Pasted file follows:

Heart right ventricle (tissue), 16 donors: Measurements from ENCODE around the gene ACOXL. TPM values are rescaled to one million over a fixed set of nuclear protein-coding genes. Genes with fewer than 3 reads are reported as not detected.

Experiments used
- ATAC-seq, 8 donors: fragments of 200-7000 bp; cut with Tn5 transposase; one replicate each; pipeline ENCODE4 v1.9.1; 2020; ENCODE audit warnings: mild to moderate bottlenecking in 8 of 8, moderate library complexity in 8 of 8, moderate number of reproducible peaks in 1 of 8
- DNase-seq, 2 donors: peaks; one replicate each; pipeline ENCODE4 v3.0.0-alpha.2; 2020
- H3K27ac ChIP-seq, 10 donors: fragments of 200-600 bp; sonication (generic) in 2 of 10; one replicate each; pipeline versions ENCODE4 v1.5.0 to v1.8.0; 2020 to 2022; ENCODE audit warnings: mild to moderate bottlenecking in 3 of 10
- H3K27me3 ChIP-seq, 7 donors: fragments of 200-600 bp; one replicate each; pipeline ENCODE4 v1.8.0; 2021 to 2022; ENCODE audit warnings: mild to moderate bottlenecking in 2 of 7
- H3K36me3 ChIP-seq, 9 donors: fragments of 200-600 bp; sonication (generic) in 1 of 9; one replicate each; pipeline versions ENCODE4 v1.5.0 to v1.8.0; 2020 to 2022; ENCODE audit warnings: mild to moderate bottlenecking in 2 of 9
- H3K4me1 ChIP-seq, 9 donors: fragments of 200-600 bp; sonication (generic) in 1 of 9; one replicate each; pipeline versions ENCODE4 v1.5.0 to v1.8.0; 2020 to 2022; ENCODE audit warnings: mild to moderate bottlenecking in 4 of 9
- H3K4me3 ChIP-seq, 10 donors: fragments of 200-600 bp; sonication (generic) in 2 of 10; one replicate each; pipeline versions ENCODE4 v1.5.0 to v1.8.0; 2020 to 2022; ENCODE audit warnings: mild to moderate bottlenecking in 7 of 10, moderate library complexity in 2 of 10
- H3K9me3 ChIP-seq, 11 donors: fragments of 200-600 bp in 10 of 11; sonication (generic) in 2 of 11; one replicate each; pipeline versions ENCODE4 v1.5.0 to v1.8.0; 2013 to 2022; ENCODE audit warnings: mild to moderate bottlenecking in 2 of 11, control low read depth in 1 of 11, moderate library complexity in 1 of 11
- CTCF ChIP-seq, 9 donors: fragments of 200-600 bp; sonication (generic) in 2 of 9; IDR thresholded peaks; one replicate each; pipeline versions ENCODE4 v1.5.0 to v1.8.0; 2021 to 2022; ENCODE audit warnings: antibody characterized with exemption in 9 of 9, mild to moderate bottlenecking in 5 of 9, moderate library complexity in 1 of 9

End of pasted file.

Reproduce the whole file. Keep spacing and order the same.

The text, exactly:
Heart right ventricle (tissue), 16 donors: Measurements from ENCODE around the gene ACOXL. TPM values are rescaled to one million over a fixed set of nuclear protein-coding genes. Genes with fewer than 3 reads are reported as not detected.

Experiments used
- ATAC-seq, 8 donors: fragments of 200-7000 bp; cut with Tn5 transposase; one replicate each; pipeline ENCODE4 v1.9.1; 2020; ENCODE audit warnings: mild to moderate bottlenecking in 8 of 8, moderate library complexity in 8 of 8, moderate number of reproducible peaks in 1 of 8
- DNase-seq, 2 donors: peaks; one replicate each; pipeline ENCODE4 v3.0.0-alpha.2; 2020
- H3K27ac ChIP-seq, 10 donors: fragments of 200-600 bp; sonication (generic) in 2 of 10; one replicate each; pipeline versions ENCODE4 v1.5.0 to v1.8.0; 2020 to 2022; ENCODE audit warnings: mild to moderate bottlenecking in 3 of 10
- H3K27me3 ChIP-seq, 7 donors: fragments of 200-600 bp; one replicate each; pipeline ENCODE4 v1.8.0; 2021 to 2022; ENCODE audit warnings: mild to moderate bottlenecking in 2 of 7
- H3K36me3 ChIP-seq, 9 donors: fragments of 200-600 bp; sonication (generic) in 1 of 9; one replicate each; pipeline versions ENCODE4 v1.5.0 to v1.8.0; 2020 to 2022; ENCODE audit warnings: mild to moderate bottlenecking in 2 of 9
- H3K4me1 ChIP-seq, 9 donors: fragments of 200-600 bp; sonication (generic) in 1 of 9; one replicate each; pipeline versions ENCODE4 v1.5.0 to v1.8.0; 2020 to 2022; ENCODE audit warnings: mild to moderate bottlenecking in 4 of 9
- H3K4me3 ChIP-seq, 10 donors: fragments of 200-600 bp; sonication (generic) in 2 of 10; one replicate each; pipeline versions ENCODE4 v1.5.0 to v1.8.0; 2020 to 2022; ENCODE audit warnings: mild to moderate bottlenecking in 7 of 10, moderate library complexity in 2 of 10
- H3K9me3 ChIP-seq, 11 donors: fragments of 200-600 bp in 10 of 11; sonication (generic) in 2 of 11; one replicate each; pipeline versions ENCODE4 v1.5.0 to v1.8.0; 2013 to 2022; ENCODE audit warnings: mild to moderate bottlenecking in 2 of 11, control low read depth in 1 of 11, moderate library complexity in 1 of 11
- CTCF ChIP-seq, 9 donors: fragments of 200-600 bp; sonication (generic) in 2 of 9; IDR thresholded peaks; one replicate each; pipeline versions ENCODE4 v1.5.0 to v1.8.0; 2021 to 2022; ENCODE audit warnings: antibody characterized with exemption in 9 of 9, mild to moderate bottlenecking in 5 of 9, moderate library complexity in 1 of 9